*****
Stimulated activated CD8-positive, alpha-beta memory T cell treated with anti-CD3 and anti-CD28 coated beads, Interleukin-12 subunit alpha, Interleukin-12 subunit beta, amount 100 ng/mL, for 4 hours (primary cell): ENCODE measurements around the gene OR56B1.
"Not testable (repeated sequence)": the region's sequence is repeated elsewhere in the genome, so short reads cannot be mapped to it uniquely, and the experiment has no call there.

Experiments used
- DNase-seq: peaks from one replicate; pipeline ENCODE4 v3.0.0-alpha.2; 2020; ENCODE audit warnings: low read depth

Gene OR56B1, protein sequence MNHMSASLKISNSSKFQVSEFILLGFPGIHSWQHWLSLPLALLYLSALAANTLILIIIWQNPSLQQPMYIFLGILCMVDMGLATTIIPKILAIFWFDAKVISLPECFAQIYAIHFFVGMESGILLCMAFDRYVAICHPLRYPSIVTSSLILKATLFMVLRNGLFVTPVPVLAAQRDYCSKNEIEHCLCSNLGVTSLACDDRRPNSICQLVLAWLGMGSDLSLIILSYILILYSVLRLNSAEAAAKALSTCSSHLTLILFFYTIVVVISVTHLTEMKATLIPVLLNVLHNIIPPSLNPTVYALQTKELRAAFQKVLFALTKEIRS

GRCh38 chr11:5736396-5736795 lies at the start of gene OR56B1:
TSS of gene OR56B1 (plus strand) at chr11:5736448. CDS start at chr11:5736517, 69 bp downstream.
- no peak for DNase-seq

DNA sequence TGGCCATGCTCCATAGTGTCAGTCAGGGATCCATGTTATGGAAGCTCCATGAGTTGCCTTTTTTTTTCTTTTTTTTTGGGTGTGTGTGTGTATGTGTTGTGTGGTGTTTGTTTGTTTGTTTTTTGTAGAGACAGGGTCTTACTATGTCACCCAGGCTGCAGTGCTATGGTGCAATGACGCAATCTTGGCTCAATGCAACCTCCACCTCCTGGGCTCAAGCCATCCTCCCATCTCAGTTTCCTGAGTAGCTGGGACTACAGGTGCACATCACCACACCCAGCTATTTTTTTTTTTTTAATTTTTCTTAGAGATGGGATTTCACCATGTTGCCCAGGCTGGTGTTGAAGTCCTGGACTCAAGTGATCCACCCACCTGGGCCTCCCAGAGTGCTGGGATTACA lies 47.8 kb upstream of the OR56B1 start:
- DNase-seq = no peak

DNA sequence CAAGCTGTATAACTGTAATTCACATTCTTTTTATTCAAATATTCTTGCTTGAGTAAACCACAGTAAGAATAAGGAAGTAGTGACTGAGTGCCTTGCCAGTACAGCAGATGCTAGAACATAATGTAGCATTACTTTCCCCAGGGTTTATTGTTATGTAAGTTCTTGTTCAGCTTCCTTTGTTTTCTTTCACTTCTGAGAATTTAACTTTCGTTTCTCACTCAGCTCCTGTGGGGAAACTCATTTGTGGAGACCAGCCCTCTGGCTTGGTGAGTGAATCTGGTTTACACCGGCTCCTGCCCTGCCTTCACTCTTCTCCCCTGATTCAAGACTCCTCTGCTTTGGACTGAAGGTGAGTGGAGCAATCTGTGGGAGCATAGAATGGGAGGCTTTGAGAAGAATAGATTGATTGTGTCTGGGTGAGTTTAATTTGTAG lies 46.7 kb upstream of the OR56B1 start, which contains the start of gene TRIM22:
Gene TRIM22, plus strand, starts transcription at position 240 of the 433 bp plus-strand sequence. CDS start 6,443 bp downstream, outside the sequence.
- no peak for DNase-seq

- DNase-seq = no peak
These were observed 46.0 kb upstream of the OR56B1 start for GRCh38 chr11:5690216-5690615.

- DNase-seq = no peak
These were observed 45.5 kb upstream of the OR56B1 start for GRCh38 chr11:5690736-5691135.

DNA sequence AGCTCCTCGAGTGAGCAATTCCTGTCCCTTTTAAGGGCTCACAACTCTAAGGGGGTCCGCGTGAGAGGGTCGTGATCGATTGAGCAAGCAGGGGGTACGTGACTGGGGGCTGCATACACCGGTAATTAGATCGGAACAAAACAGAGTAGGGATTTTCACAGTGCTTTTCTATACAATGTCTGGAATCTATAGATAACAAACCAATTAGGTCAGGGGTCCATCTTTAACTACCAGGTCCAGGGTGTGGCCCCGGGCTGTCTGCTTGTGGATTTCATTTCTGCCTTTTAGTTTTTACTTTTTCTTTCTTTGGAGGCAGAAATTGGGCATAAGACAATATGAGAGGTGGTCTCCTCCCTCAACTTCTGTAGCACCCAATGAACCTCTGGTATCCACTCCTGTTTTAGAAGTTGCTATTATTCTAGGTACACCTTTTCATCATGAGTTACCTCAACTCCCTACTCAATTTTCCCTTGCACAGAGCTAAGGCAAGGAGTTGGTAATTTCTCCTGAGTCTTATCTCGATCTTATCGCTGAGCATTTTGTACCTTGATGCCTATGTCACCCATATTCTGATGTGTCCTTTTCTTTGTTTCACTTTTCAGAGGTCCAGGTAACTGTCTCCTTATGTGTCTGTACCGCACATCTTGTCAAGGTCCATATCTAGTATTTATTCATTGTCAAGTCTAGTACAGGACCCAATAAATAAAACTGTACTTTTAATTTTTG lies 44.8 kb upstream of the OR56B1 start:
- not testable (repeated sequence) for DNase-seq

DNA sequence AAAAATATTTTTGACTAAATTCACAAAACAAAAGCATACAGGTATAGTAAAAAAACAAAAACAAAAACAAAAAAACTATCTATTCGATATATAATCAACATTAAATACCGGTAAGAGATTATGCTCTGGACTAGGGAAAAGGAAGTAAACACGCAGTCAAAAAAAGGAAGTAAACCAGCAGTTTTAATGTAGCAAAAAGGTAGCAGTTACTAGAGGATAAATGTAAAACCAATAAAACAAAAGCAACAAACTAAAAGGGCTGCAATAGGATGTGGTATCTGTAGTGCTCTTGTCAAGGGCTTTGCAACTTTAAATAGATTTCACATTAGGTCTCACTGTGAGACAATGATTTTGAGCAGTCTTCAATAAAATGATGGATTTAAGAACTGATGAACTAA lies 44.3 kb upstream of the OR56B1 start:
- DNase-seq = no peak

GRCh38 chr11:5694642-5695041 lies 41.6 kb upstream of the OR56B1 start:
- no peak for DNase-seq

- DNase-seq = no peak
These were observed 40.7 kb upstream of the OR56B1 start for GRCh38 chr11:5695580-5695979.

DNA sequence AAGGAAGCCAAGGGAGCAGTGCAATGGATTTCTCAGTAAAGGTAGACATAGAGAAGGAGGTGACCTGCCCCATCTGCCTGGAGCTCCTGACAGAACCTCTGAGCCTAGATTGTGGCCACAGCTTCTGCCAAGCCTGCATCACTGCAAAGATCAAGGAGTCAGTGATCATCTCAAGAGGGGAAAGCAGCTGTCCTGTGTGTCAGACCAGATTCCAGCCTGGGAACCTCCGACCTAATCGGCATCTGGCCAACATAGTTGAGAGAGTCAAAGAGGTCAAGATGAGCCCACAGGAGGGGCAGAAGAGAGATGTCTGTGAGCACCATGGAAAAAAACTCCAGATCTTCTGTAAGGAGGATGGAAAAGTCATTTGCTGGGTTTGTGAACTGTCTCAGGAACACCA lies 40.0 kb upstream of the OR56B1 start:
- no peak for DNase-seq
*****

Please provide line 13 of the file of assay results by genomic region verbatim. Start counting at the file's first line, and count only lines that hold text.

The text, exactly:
- no peak for DNase-seq